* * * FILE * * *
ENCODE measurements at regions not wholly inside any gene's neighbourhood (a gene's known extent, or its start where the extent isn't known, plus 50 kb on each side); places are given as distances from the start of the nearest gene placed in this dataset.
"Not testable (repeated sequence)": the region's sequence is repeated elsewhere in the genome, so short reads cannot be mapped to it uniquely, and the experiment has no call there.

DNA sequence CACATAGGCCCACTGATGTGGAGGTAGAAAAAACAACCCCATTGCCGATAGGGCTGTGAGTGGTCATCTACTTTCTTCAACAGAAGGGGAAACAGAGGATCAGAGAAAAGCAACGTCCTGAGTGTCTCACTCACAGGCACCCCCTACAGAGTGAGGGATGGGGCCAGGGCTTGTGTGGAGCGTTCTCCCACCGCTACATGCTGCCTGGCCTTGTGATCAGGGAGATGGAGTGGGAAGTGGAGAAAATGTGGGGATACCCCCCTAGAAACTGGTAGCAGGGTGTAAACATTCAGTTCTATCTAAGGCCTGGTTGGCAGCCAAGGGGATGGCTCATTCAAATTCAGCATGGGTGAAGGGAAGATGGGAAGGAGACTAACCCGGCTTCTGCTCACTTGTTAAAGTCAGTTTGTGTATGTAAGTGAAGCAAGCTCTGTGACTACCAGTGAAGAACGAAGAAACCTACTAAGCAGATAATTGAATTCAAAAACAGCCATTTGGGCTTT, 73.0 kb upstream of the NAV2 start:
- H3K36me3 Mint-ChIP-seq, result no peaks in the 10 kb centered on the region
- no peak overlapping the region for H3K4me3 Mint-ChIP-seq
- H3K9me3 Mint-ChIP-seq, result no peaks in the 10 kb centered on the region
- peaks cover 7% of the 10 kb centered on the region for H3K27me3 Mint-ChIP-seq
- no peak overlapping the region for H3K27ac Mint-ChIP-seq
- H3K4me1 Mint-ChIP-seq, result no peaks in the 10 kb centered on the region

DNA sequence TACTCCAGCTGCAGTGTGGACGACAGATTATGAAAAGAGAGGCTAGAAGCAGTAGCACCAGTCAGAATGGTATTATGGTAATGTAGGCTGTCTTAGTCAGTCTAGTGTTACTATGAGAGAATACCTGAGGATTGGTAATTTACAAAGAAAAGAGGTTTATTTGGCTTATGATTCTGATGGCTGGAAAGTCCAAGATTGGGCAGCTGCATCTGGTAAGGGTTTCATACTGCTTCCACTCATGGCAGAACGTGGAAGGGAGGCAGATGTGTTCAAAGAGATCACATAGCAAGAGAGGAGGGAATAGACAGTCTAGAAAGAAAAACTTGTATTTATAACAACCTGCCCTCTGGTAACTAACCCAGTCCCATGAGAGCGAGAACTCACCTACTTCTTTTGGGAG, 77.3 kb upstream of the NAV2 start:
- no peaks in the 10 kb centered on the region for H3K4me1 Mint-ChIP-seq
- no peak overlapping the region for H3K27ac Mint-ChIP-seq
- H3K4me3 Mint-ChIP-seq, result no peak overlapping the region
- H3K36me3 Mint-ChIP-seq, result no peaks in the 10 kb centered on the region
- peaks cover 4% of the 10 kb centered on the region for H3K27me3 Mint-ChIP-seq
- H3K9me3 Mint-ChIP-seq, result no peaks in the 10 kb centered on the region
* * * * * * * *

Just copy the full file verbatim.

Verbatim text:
ENCODE measurements at regions not wholly inside any gene's neighbourhood (a gene's known extent, or its start where the extent isn't known, plus 50 kb on each side); places are given as distances from the start of the nearest gene placed in this dataset.
"Not testable (repeated sequence)": the region's sequence is repeated elsewhere in the genome, so short reads cannot be mapped to it uniquely, and the experiment has no call there.

DNA sequence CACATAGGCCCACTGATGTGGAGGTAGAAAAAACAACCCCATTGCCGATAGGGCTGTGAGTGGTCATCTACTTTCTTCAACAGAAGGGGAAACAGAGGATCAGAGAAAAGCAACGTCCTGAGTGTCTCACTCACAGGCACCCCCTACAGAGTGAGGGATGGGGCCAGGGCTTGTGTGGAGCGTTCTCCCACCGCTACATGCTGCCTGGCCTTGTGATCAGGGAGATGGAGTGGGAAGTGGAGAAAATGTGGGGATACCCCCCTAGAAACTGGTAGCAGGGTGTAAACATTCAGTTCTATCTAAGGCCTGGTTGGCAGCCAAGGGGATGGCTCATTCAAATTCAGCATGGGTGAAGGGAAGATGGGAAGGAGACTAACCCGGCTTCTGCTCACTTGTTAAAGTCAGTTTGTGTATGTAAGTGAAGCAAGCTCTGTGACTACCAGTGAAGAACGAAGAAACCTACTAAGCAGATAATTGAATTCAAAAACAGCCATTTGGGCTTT, 73.0 kb upstream of the NAV2 start:
- H3K36me3 Mint-ChIP-seq, result no peaks in the 10 kb centered on the region
- no peak overlapping the region for H3K4me3 Mint-ChIP-seq
- H3K9me3 Mint-ChIP-seq, result no peaks in the 10 kb centered on the region
- peaks cover 7% of the 10 kb centered on the region for H3K27me3 Mint-ChIP-seq
- no peak overlapping the region for H3K27ac Mint-ChIP-seq
- H3K4me1 Mint-ChIP-seq, result no peaks in the 10 kb centered on the region

DNA sequence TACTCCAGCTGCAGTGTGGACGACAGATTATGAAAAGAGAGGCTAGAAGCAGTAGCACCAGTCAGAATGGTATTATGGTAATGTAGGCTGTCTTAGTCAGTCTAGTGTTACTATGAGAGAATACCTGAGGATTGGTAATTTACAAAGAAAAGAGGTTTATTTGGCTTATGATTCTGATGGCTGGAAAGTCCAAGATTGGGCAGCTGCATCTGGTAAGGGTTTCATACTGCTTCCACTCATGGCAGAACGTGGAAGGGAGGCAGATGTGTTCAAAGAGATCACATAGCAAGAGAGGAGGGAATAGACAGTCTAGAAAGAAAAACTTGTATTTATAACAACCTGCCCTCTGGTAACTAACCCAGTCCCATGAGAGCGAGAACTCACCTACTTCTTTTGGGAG, 77.3 kb upstream of the NAV2 start:
- no peaks in the 10 kb centered on the region for H3K4me1 Mint-ChIP-seq
- no peak overlapping the region for H3K27ac Mint-ChIP-seq
- H3K4me3 Mint-ChIP-seq, result no peak overlapping the region
- H3K36me3 Mint-ChIP-seq, result no peaks in the 10 kb centered on the region
- peaks cover 4% of the 10 kb centered on the region for H3K27me3 Mint-ChIP-seq
- H3K9me3 Mint-ChIP-seq, result no peaks in the 10 kb centered on the region